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Continuous or Scheduled Replication (my two cents)
Published: Nov 11, 2013
This defines how often the SQL Server Agent job runs… does it run to a schedule, or does the job run continuously.

Each time the agent runs, any outstanding replicated data is passed from the distributor to the subscriber.

At this point I have to say that I believe Continuous to be a very bad choice and will only ever use a schedule for my replications. People may argue that this is incorrect, but I do have my reasons:

Despite its name, continuous replication is not continuous. The job itself is continuous but the data flow is not. If you were to look carefully at a continuous subscription in Replication Monitor, you can see the following:

As you can see… although the job is never ending, the act of moving data actually polls every 60 seconds, and therefore the frequency at which data is transferred is no different to having a 1 minute recurring schedule.

Also I have come across situations in which a job has mysteriously stopped and someone missed the alert as it was lost in a melee of emails. This meant that data was not flowing at all for several minutes until someone spotted an error on a company website. Not ideal at all.

The way I recommend avoiding this is that you either have a job that runs every minute checking for stopped continuous replication jobs and starting them or to add a secondary schedule to your job which runs every minute. Therefore this will re-start a continuous job within a minute of it stopping. However, if you’re going to go to these lengths why not just run with the minute schedule instead?

And lastly, for those of you still not convinced, there are some key elements within replication which rely on the agent starting and stopping otherwise they are never triggered.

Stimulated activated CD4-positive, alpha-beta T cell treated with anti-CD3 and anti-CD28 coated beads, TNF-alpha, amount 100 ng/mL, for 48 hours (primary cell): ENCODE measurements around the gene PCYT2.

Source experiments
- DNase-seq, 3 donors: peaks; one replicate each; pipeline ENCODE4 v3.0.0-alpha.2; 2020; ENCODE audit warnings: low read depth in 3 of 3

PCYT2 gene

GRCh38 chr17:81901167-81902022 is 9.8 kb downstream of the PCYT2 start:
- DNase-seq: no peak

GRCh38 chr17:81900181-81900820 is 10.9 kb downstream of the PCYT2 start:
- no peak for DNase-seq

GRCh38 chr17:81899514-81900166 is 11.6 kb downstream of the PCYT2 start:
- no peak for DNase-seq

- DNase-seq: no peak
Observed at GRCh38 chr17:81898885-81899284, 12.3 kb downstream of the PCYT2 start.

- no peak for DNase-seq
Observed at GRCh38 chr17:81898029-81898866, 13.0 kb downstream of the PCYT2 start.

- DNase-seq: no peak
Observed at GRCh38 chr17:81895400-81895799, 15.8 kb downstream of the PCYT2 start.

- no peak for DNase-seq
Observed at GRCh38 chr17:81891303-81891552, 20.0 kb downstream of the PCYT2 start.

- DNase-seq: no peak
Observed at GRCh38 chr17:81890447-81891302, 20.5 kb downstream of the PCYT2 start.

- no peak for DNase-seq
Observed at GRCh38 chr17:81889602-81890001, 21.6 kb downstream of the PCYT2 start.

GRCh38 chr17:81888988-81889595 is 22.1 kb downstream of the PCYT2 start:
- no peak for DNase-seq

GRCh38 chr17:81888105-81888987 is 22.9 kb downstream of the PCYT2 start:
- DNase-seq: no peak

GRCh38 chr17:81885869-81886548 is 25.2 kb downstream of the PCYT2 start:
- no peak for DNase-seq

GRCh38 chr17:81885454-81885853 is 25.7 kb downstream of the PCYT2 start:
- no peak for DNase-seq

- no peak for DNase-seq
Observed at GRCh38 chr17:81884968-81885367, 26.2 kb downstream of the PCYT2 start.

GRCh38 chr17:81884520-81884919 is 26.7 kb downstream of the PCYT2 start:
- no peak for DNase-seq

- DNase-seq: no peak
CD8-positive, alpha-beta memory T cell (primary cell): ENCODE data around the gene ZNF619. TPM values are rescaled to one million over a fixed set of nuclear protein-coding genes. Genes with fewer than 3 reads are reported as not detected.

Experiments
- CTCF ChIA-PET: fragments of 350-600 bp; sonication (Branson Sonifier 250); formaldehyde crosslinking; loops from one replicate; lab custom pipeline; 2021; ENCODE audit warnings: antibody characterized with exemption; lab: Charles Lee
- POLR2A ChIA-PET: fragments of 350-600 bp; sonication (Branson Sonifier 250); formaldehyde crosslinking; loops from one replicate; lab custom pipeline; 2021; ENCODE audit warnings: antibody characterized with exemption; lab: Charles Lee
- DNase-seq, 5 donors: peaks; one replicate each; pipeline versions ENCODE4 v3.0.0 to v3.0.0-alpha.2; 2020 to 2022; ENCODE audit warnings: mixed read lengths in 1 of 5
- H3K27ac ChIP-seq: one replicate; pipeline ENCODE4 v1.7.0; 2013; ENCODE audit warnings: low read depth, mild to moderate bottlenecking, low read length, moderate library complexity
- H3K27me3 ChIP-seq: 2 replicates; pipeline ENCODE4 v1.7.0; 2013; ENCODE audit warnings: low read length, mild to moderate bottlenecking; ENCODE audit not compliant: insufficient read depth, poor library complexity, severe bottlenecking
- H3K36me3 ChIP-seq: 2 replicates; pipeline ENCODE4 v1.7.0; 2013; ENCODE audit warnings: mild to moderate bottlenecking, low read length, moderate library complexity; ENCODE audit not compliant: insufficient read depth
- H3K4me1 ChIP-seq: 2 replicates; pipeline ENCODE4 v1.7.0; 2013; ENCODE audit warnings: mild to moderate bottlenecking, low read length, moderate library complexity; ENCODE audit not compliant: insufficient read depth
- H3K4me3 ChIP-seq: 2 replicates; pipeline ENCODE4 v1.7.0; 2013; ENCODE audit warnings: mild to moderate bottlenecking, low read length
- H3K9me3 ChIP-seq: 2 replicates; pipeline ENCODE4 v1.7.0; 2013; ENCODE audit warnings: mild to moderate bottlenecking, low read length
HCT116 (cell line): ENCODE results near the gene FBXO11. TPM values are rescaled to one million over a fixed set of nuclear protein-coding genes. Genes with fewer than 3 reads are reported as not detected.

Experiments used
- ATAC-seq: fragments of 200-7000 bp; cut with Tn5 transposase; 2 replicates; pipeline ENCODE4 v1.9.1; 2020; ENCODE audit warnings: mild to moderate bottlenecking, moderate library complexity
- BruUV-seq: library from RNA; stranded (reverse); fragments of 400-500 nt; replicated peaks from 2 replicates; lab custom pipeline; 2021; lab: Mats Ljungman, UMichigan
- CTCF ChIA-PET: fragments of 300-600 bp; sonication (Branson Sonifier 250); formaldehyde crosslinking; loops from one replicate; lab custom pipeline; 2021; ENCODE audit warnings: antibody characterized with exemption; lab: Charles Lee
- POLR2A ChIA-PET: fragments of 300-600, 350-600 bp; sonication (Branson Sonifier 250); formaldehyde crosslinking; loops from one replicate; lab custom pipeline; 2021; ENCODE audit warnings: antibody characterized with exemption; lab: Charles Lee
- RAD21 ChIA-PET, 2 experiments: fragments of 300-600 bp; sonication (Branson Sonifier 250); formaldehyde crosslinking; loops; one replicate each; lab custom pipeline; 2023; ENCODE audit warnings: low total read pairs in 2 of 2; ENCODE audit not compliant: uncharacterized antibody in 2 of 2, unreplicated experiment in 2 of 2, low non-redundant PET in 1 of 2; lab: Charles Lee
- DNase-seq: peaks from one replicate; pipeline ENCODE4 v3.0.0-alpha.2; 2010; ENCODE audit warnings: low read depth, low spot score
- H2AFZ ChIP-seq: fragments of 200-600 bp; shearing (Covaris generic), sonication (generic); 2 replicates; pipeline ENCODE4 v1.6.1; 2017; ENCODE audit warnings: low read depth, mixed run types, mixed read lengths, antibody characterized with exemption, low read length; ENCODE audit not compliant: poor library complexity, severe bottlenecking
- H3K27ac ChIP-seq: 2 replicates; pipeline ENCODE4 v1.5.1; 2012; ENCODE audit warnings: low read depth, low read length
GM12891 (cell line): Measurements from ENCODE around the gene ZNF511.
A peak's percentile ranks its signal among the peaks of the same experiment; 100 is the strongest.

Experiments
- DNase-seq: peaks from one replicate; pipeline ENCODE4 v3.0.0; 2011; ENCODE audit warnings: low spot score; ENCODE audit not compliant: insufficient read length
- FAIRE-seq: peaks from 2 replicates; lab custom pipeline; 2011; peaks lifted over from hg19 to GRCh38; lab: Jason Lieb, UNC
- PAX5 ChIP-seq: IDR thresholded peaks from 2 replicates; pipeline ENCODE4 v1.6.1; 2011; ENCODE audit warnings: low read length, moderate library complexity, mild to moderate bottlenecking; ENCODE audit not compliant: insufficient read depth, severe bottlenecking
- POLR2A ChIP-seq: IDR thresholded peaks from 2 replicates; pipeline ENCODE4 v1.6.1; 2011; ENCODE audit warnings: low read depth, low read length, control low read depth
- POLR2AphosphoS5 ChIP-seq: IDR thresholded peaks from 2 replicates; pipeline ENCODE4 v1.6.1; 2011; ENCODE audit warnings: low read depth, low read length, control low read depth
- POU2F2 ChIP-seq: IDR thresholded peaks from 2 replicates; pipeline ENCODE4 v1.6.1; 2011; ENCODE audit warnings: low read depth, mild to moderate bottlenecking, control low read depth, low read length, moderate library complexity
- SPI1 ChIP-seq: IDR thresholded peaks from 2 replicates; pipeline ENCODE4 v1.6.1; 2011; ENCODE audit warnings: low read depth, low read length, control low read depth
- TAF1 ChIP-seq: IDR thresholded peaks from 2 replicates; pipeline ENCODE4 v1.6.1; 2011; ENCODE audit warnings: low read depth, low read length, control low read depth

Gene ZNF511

For example, if you have an identity column in replication and you are relying on replication to manage the identity range, this will only happen if you stop and start the agent as only then will it check on your ranges and thresholds and allocate as necessary.

Likewise the replication history and general clean up jobs are allowed to perform much more efficiently if you are not using continuous replication. This reduces the size of your Distribution database, speeds up the cleanup jobs, and provides a slicker replication as a whole.

Therefore, as you can tell, I’m an advocate of everything being run as a schedule. But I know there are some who disagree with me.
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SQL  World  CEO
Kevin  Urquhart

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I am a SQL Server DBA, Architect, Developer, Trainer, and CEO of SQL World. This is my blog in which I’m simply trying to share my SQL knowledge and experiences with the world.


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